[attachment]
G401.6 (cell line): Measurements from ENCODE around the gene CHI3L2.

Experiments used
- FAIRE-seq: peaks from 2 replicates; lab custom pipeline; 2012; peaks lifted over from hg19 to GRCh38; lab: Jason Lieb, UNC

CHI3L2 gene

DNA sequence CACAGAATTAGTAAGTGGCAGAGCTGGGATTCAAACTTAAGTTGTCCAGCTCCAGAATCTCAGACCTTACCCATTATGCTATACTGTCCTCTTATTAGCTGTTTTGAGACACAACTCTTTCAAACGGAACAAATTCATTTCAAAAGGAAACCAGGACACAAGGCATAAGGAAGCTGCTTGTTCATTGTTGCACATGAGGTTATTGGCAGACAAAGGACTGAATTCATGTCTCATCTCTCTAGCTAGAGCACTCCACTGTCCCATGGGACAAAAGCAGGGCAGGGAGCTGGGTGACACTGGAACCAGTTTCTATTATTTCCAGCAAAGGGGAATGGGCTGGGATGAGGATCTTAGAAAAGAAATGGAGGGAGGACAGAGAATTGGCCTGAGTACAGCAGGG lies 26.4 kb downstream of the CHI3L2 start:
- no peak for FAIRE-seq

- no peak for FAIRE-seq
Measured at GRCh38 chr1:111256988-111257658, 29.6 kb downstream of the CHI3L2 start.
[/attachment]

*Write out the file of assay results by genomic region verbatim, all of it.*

G401.6 (cell line): Measurements from ENCODE around the gene CHI3L2.

Experiments used
- FAIRE-seq: peaks from 2 replicates; lab custom pipeline; 2012; peaks lifted over from hg19 to GRCh38; lab: Jason Lieb, UNC

CHI3L2 gene

DNA sequence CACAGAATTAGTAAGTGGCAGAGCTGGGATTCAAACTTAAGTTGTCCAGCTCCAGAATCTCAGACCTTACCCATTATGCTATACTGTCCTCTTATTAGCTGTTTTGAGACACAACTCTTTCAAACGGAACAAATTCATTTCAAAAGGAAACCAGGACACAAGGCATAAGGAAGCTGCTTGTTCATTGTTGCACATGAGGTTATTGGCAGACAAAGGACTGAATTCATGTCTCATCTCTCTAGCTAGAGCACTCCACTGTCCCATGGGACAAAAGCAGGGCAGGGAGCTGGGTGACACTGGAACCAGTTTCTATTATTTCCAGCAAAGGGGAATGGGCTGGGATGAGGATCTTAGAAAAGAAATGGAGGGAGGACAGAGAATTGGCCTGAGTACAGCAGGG lies 26.4 kb downstream of the CHI3L2 start:
- no peak for FAIRE-seq

- no peak for FAIRE-seq
Measured at GRCh38 chr1:111256988-111257658, 29.6 kb downstream of the CHI3L2 start.